BOSTON — Playoff basketball is supposed to be a time for the NBA to showcase its greatest players and most prolific squads. Gone are the flotsam franchises who have spent the year dragging down the competition and subjecting the league’s fans to hours of sloppy play.
The playoffs, after all, are for the best of the best, meaning the play is supposed to be cleaner, tighter and more precise. Simply put: Playoff basketball is supposed to be a pleasure to watch.
This postseason, that has not been the case, and the most recent evidence came in the form of a Wednesday night Boston Celtics beatdown over the Washington Wizards, 123-101.
This series, despite having plenty of bad blood, has hardly been competitive. In five contests, not a single game has been decided by single digits. Overall, the average margin of victory is an astonishing 18 points.
But this display between Eastern Conference foes isn't the exception—it's the unfortunate rule of the 2017 playoffs.
For one, both the Cleveland Cavaliers and Golden State Warriors became the first pair of teams to ever start the same postseason 8-0, per NBA.com. And while both squads seem destined to meet in the Finals for the third straight season, the Dubs have put together a historic showing all in their own right:
Making matters worse: four of the 10 playoff series have ended in sweeps.
Also, the blowouts. There have been a ton. To be exact, an astounding 30 percent of this year’s postseason games (19 out of 62) have ended with one team winning by 15 points or more.
Still, it’s one thing for stacked powerhouses like the Cavaliers and Warriors to be running circles around the competition.
“That’s just unbalanced talent,” one Eastern Conference assistant coach told Bleacher Report when asked for a theory behind this recent stretch of lopsided victories.
But how do you go about explaining all the crooked scores we’ve seen in battles between more evenly matched teams?
Take, for example, this second-round series between Boston and Washington. The Celtics jumped out to a 2-0 series lead with a pair of victories at home, then headed south to Washington where they were run off the floor. The Wizards won Game 3 by 27 points and Game 4 by 19 points.
In Wednesday's Game 5, Washington scored the first four points of the night—only to surrender the next 16 to the Celtics.
Three games, three straight blowouts.
“Hometown crowds, in our series especially,” Wizards forward Jason Smith told Bleacher Report afterward when asked about this trend. “I mean, we play a lot better at home, and Boston plays a lot better at home. There’s an electric atmosphere here.”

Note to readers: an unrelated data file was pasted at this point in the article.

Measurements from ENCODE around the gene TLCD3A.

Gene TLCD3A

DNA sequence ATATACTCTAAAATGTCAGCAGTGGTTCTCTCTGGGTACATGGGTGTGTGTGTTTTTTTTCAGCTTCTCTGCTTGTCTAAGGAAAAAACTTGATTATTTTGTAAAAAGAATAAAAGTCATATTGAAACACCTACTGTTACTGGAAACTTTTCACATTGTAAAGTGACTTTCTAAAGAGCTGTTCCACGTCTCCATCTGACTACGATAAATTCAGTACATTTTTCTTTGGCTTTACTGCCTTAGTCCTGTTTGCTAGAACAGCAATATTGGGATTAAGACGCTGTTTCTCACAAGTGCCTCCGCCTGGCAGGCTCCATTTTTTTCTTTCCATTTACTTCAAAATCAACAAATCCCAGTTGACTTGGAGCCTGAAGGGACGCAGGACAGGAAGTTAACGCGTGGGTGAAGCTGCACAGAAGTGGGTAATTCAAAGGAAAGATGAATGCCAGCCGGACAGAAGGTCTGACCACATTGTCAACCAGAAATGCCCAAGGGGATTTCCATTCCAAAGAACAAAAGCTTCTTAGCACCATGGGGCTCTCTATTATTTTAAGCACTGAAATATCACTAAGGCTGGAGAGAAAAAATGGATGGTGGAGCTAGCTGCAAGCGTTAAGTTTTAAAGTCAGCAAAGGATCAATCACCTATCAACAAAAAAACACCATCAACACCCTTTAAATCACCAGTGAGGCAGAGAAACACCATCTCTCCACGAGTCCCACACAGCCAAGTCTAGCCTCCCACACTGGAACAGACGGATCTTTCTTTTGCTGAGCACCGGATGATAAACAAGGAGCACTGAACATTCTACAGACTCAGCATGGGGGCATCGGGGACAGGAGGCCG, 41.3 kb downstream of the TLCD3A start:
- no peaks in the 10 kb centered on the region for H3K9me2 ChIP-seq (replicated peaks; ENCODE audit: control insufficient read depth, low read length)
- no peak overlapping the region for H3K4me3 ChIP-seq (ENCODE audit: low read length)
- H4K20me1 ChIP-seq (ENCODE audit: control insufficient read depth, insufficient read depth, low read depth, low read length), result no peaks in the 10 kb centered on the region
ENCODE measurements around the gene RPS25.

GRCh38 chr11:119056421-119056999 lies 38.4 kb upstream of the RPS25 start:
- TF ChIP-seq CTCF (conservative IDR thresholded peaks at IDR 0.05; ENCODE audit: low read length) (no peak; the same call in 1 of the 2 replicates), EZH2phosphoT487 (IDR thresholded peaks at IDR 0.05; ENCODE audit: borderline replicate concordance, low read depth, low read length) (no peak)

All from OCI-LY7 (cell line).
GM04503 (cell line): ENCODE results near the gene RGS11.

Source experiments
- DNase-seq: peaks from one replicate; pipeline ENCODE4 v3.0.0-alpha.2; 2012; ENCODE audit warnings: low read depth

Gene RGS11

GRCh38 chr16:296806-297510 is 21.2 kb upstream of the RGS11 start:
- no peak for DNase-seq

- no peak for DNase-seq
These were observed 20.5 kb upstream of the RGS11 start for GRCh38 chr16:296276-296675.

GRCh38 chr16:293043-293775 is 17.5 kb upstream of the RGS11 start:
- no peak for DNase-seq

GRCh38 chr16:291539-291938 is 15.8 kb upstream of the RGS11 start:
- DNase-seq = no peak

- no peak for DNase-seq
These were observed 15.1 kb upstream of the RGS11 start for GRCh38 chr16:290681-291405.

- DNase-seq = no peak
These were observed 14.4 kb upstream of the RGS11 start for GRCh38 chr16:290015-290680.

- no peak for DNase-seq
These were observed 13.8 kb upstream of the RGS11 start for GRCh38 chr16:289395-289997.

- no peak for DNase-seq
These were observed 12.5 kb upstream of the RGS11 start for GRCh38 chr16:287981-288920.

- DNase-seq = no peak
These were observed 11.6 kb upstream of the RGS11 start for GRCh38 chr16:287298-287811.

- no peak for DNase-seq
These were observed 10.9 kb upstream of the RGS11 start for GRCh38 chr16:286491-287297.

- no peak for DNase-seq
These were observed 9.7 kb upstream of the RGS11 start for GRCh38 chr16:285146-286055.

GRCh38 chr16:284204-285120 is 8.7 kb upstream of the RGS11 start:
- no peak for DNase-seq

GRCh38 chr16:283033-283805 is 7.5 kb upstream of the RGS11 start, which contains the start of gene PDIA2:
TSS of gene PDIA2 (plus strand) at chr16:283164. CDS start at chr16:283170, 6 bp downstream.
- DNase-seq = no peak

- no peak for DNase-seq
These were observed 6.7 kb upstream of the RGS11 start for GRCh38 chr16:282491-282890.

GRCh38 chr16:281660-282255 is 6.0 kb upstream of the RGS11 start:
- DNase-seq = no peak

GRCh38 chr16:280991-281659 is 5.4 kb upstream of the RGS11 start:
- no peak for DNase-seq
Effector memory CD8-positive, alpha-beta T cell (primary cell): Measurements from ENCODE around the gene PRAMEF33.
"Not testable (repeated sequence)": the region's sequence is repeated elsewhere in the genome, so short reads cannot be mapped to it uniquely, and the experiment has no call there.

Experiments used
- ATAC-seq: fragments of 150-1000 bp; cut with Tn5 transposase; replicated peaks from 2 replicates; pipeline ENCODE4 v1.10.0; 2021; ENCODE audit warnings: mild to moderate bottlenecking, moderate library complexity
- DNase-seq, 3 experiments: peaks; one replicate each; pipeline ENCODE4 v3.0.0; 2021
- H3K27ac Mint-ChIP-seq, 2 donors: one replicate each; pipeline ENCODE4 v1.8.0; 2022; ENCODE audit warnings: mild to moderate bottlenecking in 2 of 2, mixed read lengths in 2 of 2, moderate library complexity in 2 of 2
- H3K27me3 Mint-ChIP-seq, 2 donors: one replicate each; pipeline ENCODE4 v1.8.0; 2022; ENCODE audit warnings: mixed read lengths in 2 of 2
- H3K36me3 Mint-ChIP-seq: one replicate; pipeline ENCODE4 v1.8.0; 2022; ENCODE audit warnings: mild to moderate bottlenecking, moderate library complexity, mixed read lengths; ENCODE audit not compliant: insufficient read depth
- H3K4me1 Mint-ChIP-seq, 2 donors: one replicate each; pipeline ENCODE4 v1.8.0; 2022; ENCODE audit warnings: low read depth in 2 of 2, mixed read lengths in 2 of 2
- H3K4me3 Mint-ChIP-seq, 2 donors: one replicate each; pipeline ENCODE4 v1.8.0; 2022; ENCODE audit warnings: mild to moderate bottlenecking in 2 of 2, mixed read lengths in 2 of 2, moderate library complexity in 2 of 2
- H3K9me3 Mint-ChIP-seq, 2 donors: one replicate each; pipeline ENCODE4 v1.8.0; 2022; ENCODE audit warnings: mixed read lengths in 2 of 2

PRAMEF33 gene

Smith was quick to point out that he was only talking about his team's series against the Celtics and not the playoffs overall. But he was adamant that loud crowds can indeed lead to tangible differences on the court.
“It’s an impressive thing that you don’t put in the stat sheet, that you don’t put in anything like that, but it is loud here, it’s loud in D.C., it’s loud in the playoff atmosphere overall,” he said. “It’s not like the regular season. It’s tough to go in there; it’s tough to get calls.”
He added that many of the miscommunications during playoff games are the results of a player simply not being able to hear his teammates.
Wednesday night’s Celtics crowd was especially vocal, with the team’s first-quarter burst and 15 first-quarter fast-break points sending it into an early frenzy. The Celtics also drilled 16 of their 33 treys—always a crowd favorite. The presence of Wizards swingman Kelly Oubre Jr., who was suspended for Game 4 after getting into a scuffle with Celtics big man Kelly Olynyk, and who Boston fans greeted Wednesday night with the warm, profanity-soaked embrace that one would expect, only further fueled the fire.
“I think energy has a lot to do with it. You know, on the road, foreign territory, your energy is not the same as it at home,” Celtics rookie Jaylen Brown told Bleacher Report. “So I think energy levels have a lot to do with it—and we came out with a different energy tonight than we came out with on the road.”
Celtics guard Terry Rozier agreed.
“It just feel like an extra boost,” he told Bleacher Report.
But again: This isn't just about this series. Most fans would consider a double-digit loss something of a blowout. Nobody likes to get blown out, right? Well, in this postseason, teams are winning (or losing, depending on your rooting interest) by an average of 12.5 points per night through 62 games.
And while you'd think things would change the further into the playoffs we get, ESPN Stats and Info tells us that may not be the case:
That teams now launch more three-pointers could also be playing a role. Not only can a barrage of jumpers pad a score, but they can also lead to long misses and opposing fast breaks.
The good news for the NBA is that none of this has harmed the league’s ratings. According to Turner Sports, TNT has seen a 7 percent ratings boost this year compared to last.
Still, it would be nice if the league’s teams could figure out a way a way to keep these games close. If clamoring crowds are such a major issue, perhaps coaches should take a page out of NFL playbooks and try piping in noise during practice.
“No, it’s tough to emulate or simulate anything like that,” Smith said when asked if the Wizards have tried this. “... That’s why playoffs are special.”
Perhaps in years past.
So far this postseason, that word doesn't apply.
All quotes obtained firsthand unless otherwise noted.
Yaron Weitzman covers the NBA and other things for Bleacher Report. Follow him on Twitter: @YaronWeitzman.